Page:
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Chronic Obstructive Pulmonary Disease (COPD) – Reading & Sharing

Chronic obstructive pulmonary disease (COPD) is the third leading cause of death in the United States.

Conventional COPD treatments:

  • Inhaled therapy
    • Inhaled bronchodilator therapy: metered-dose inhalers and spacers, dry powder inhalers, or wet nebulizers
    • Inhaler technique should be assessed to ensure that a patient is able to use a device effectively.
    • The combination of a long-acting anticholinergic with an as-needed short-acting beta-agonist is a standard initial approach.
    • For many patients with advanced COPD, the addition of a combination inhaler containing a long-acting beta-agonist and an inhaled corticosteroid to a long-acting anticholinergic agent provides benefit in terms of symptom management and quality of life.
  • Systemic therapy
    • Theophyllines (Theo-24, Elixophyllin)
      • Has been shown to have beneficial anti-inflammatory effects and can reduce oxidative stresses that are increasingly recognized as a feature of COPD.
      • ***side effects continue to be an issue and the adverse effects often outweigh the benefits for many patients. Risks of toxicity through interactions with some antibiotics also pose potential limitations to their use and the need to monitor blood levels can be especially difficult for the many patients who are housebound as a result of their advanced disease.
    • Phosphodiesterase 4 (PDE4) inhibitors
      • Have been shown to reduce key inflammatory cells and mediators, but they do not have bronchodilator properties and their effect on patients’ perception of dyspnea is modest at best.
      • The most commonly reported adverse effects including diarrhea, nausea, headache, and weight loss. The potential for gastrointestinal toxicity suggests that the PDE4 inhibitors should be used with caution in cachectic patients.
    • Corticosteroids
      • Systemic steroids are not recommended for long-term use due to negative side effects and lack of compelling data demonstrating significant benefit.
        • Common side effects:
          • Oral corticosteroids: fluid retention, swelling in lower extremities; high blood pressure; problems with mood swings, memory, behavior, and other psychological effects, such as confusion or delirium; upset stomach; weight gain with fat deposits in your abdomen, face, and the back of the neck. (long term used may also experience elevated pressure in eyes; clouding of the lens in one or both eyes; mood face; high blood sugar, increased risk of infections especially with common bacterial viral and fungal microorganisms; thinning bones and fx; suppressed adrenal gland hormone production that may result in a variety of signs and symptoms, including severe fatigue, loss of appetite, nausea and muscle weakness; thin skin, bruising, and slower wound healing.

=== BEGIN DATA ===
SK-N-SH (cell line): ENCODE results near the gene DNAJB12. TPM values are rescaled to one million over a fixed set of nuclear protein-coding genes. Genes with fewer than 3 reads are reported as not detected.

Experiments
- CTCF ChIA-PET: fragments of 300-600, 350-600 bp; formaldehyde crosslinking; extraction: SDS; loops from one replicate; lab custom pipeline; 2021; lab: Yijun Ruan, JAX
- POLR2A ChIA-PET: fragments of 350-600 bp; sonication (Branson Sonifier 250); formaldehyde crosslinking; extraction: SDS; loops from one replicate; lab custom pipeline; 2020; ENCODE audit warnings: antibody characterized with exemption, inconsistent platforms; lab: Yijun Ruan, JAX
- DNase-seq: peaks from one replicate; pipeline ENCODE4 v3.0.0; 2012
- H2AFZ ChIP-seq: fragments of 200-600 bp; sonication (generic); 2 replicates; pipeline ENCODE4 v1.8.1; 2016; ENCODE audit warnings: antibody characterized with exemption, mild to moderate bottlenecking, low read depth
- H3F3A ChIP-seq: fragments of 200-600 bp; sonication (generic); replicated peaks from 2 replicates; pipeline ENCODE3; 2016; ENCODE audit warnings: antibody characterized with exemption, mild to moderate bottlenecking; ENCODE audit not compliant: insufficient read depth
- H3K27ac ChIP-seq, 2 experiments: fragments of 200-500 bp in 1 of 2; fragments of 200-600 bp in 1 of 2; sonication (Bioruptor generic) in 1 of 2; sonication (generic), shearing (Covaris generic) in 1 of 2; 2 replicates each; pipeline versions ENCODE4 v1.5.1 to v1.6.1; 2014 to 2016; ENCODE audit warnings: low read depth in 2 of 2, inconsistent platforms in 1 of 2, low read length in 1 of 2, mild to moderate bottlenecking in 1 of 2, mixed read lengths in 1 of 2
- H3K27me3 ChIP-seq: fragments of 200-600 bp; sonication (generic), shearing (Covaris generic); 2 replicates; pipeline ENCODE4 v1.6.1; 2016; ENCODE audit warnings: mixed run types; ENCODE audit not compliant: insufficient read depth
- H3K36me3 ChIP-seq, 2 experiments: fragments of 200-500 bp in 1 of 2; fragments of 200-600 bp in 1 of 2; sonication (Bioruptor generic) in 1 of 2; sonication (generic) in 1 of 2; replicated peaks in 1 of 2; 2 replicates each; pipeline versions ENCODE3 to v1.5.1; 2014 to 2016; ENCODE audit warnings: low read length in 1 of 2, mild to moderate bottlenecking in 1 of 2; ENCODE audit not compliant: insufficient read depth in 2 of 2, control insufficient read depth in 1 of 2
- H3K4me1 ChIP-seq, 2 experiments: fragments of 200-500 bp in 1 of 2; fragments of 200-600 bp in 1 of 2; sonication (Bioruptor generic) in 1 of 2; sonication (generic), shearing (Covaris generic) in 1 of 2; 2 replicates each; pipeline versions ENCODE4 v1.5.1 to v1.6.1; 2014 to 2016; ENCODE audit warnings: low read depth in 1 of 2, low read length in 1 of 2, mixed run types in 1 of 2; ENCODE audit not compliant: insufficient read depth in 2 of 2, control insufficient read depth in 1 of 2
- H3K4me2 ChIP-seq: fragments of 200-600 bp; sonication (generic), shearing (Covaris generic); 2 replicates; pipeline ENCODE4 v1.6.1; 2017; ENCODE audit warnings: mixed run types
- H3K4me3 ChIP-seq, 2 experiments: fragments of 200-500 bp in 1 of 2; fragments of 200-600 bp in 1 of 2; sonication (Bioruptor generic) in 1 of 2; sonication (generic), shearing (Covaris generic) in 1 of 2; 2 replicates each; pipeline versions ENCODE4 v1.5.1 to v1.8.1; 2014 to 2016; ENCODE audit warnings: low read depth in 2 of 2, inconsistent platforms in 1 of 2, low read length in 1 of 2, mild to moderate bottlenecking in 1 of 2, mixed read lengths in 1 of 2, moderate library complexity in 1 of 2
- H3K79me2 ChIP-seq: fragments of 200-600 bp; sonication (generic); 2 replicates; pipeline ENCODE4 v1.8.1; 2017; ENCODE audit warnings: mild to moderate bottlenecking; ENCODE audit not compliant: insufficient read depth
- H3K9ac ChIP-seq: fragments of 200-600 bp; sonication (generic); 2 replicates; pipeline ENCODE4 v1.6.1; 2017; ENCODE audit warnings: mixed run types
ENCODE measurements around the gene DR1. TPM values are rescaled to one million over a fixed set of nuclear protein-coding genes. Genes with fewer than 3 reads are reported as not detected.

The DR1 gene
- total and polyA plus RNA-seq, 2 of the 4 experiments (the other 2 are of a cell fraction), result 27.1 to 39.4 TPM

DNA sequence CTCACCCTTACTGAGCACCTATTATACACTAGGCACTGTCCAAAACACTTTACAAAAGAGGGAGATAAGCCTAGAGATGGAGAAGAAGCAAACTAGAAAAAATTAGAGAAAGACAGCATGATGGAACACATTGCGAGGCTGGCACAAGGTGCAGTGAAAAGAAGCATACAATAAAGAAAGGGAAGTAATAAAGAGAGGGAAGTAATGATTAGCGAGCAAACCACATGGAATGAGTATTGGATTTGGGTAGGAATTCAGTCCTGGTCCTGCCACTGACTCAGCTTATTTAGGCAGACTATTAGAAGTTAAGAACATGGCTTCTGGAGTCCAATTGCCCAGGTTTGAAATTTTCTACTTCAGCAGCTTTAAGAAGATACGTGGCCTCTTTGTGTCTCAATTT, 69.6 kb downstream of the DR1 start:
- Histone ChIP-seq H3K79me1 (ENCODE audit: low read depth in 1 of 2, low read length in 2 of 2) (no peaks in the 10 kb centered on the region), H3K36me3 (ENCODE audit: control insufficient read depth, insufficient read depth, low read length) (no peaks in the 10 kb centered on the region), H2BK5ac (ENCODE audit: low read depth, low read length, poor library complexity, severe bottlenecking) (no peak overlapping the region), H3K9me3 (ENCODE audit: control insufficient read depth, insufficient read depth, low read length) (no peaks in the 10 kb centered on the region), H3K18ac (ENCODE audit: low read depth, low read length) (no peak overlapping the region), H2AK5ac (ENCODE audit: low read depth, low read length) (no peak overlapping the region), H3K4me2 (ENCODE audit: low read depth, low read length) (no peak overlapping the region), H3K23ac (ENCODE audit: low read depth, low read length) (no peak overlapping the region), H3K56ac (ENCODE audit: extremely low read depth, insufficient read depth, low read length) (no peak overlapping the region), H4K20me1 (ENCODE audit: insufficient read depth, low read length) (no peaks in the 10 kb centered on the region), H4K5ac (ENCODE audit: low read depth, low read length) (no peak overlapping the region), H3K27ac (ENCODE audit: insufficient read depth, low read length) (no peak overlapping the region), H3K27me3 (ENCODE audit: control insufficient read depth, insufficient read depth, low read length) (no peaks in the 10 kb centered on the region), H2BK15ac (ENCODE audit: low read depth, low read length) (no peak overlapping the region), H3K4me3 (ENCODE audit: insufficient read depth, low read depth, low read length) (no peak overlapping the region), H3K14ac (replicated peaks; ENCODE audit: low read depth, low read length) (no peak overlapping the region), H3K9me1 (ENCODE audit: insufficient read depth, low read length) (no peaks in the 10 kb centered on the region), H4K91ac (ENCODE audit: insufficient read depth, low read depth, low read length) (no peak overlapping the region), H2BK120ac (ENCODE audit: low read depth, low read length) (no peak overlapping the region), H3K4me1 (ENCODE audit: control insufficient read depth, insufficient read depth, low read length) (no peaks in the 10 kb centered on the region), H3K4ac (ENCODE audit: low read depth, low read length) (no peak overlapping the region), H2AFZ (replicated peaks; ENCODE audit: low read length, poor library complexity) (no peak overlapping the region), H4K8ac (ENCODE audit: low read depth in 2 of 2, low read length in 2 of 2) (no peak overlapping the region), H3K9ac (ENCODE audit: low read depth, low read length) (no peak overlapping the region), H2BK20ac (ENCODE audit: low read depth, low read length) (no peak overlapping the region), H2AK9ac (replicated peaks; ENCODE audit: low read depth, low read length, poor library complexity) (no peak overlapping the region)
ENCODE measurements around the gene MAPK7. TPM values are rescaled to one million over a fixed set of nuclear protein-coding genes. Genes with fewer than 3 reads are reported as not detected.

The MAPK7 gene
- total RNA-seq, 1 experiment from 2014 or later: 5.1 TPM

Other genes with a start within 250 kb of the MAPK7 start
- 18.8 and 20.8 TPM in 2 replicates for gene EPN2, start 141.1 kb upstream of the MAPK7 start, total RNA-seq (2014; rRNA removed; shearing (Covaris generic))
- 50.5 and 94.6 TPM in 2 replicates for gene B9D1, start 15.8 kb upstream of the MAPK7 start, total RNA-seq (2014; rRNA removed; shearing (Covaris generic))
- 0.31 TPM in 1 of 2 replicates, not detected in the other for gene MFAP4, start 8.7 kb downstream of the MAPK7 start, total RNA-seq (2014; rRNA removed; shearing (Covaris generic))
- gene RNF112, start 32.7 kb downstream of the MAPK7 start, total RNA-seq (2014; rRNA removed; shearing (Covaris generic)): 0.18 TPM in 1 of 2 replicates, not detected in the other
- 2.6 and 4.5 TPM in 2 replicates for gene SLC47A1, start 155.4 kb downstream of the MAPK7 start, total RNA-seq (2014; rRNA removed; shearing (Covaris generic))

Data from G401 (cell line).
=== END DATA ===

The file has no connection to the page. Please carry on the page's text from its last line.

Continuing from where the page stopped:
• Inhaled corticosteroids may also experience oral thrush and hoarseness
  • Oxygen therapy
    • In acute exacerbations of COPD
      • Common symptoms of COPD: worsening shortness of breath, increased cough (with or without increased sputum production), change in sputum colors, wheeze, chest tightness, fatigue, decreased appetite, and for some, change in mood.
    • Long-term oxygen therapy for hypoxaemic COPD
    • supplemental oxygen for the mildly hypoxaemic patient

COPD symptom burden related to dyspnea- Dyspnea and fear coexist

  • Fear, anxiety, and panic, are common in advanced COPD, when unrecognized, underestimated, and untreated, can cause overwhelming “dyspnea crises” the occurrence of which may be adding to the fear of death when dyspnea worsens.
  • Dyspnea Crises are defined in a recent American Thoracic Society consensus statement as a sustained and severe resting breathing discomfort that occurs in patients with advanced often life-limiting illness and overwhelms the patient and caregivers’ ability to achieve symptom relief.
    • Anxiolytics seem relatively unhelpful in the management of dyspnea, but may be useful for treating coexisting anxiety that can worsen dyspnea
    • a start low goes slow titration schedule for opioids, an approach supported by recent clinical trial data is suggested.

“When” to initiate advanced care planning?

  • forced expiratory volume in 1 sec less than 30%, oxygen dependence
  • one or more acute exacerbation COPD hospital admissions in the past 12 months
  • weight loss or cachexia
  • decreased functional status
  • increased dependence on others
  • age >70
  • lack of additional therapeutic options

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